Whale spotting in the Azores
PUBLISHED: 17:01 28 November 2013 | UPDATED: 17:01 28 November 2013
The Azores, Portugese-speaking islands in the middle of the Atlantic, are the best place in Europe to encounter many species of whale and dolphin
“You might think that spotting the biggest animals in the world is easy,” said Eduardo, squinting his eyes as he scanned the ocean. “But the ocean here is so deep; it’s like finding a noodle in a haystack.”
His sun-creased features revealed nothing as to whether the noodle part was deliberate or a deadpan pun. But I had no reason to doubt his statement – Eduardo had over two decades of experience hunting whales in the Azores.
Whaling was banned here in 1986, leaving people like Eduardo perfectly qualified to work in the whale and dolphin watching industry, which has since become vital for the economy of these islands.
Sprinkled like dots in the middle of the North Atlantic, the Azores are the best place in Europe for close encounters with several whale and dolphin species. Perched on hills overlooking the ocean, a series of towers known locally as Vigias are also a throwback to the days of whaling. Using powerful binoculars, the lookouts can see jets of spray rising from a whale’s blowhole several kilometres offshore and then guide the boats in that direction.
This is how we’d first got wind of a whale sighting; causing mounting excitement amongst the half dozen guests on board as we churned through the water. The news had focused all of our attention towards the front of the vessel until Eduardo slowed the boat and pointed “Dolphins !”
Surfing, jumping and playing in our wake – just a few metres from the back of the boat – were a huge pod of common dolphins. Personally I think there is a case for renaming these beautiful mammals. With white streaks on each side and an agility that gives the impression that they are solely intent on enjoying life, I now prefer to call them exquisite dolphins instead.
A splinter group peeled off and were suddenly right alongside the boat – swimming at our exact speed. Just below the surface for a while and then one by one, breaking the water, and looking at us through inquisitive eyes.
“Today they want to play,” said Eduardo. “Sometimes they show avoidance behaviour and we leave them alone. It’s their choice to follow us.”
Our exquisite dolphin interaction lasted a few minutes – until, curiosity satisfied, they passed under the bow of the boat and veered off into the blue.
“We’ve found a whale; about 50 metres away,” said Eduardo pointing to one side of the boat. He slowed the engine and we bobbed about, scanning the water. “Just there,” said Eduardo, arm outstretched again. But I couldn’t see anything; just endless water twinkling with cracks of light. Then a jet of spray revealed its location – rising several metres in the air and accompanied by a deep blowing sound.
“It’s a Fin whale,” explained Eduardo. “The second largest animal in the world.”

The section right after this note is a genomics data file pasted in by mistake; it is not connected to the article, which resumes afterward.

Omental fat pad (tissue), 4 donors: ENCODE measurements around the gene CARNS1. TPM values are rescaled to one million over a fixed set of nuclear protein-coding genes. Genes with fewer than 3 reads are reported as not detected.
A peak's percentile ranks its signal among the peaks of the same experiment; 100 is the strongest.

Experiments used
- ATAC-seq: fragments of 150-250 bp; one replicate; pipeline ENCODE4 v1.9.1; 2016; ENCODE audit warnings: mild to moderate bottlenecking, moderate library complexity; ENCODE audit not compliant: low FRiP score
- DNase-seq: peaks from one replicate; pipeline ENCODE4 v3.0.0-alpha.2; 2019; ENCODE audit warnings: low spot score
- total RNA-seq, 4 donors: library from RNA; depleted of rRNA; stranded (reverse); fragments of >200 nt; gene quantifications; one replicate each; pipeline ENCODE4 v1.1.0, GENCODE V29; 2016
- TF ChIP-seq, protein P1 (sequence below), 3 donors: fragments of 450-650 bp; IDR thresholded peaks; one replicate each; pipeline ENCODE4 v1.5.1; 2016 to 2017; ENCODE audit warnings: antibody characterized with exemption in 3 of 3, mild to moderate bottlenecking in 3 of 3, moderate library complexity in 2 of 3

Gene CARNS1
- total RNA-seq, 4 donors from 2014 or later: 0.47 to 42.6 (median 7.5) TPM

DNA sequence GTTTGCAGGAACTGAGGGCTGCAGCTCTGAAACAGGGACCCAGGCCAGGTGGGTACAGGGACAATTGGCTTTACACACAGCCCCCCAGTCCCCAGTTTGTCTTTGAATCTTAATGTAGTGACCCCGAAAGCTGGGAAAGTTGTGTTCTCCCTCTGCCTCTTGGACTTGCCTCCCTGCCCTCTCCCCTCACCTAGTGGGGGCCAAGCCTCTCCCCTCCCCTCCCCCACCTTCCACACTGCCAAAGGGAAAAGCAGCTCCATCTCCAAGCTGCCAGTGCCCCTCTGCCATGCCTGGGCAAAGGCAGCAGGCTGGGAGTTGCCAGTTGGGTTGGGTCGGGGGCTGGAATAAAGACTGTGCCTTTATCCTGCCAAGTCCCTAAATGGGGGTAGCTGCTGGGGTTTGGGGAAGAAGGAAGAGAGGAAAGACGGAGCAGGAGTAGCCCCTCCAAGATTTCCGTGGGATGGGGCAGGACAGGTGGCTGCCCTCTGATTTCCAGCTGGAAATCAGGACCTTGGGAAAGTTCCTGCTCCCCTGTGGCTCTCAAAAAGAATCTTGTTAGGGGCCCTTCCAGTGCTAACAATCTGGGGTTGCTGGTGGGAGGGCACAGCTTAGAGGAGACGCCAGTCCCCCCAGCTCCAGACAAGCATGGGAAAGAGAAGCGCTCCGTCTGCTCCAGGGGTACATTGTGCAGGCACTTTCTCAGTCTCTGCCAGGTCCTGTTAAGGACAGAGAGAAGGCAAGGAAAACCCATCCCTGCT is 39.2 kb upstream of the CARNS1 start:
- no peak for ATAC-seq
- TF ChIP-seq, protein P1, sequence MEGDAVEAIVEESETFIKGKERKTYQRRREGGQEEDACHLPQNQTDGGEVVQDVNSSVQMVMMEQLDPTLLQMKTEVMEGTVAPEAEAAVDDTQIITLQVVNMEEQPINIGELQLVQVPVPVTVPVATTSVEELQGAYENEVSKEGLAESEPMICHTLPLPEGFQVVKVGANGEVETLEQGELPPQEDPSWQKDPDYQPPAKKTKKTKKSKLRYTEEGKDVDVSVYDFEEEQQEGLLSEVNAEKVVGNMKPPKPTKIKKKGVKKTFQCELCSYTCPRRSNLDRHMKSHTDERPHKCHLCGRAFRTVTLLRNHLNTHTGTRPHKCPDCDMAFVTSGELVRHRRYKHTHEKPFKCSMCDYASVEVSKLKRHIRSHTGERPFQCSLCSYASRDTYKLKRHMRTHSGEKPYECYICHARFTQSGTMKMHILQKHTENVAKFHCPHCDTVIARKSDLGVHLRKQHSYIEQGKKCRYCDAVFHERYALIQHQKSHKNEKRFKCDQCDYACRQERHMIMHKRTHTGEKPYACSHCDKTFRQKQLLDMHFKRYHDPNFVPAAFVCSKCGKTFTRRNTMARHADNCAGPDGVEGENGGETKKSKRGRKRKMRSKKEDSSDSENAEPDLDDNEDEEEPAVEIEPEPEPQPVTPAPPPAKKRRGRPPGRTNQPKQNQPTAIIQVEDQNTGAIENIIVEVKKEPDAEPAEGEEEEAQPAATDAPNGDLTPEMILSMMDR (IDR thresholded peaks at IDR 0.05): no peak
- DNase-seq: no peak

Very slowly, he edged his boat closer until we had a good view of the huge mass of grey basking in the ocean. Spellbound, we watched in silence, until it lifted part of its tail fluke out of the water and slowly dived down, leaving just a few mini whirlpools spinning in the water.
During the course of my week in the Azores the amount of marine life we saw was staggering. Decent sightings of Humpback, Fin and Pilot whales were interspersed with daily interactions with several dolphin species. If watching from the comfort of a boat isn’t enough for you, the Azores also offer opportunities to swim with dolphins in the wild. Such is the demand for this activity that it has caused considerable problems in several parts of the world. When unregulated, it can lead to several boats searching for the same pod of dolphins and then competing to drop their passengers closer. The resulting interference can interrupt the dolphins’ hunting and resting behaviour and cause considerable stress to the animals. The government of the Azores have an admirable solution to this problem. All operators offering dolphin swims must be registered and are required to observe a strict set of rules that include only two people in the water at any one time, with encounters limited to a maximum of 15 minutes.
With all this talk of whales and dolphins you could get the impression that there’s nothing to do on terra firma. But if you can tear yourself away from the ocean you’ll find a land ideal for walkers; with something to suit all abilities, ranging from a six hour trek to the summit of Mount Pico to an amble along a coastal pathway. But whenever you get a view of the ocean – which is most of the time in the Azores – you might find your thoughts returning to the gentle giants of its waters.
Need to know
Getting there: Between April and October, SATA fly directly to and from the Azores from Gatwick every Saturday. www.sata.pt | TAP Portugal have daily flights throughout the year with a change in Lisbon. www.flytap.com
Tourist information: www.visitazores.com
When to go: Several species of whales and dolphins are encountered year round. Larger Baleen whales migrate past the Azores in May and June making Spring an ideal time to visit. Peak season for visitors is July and August.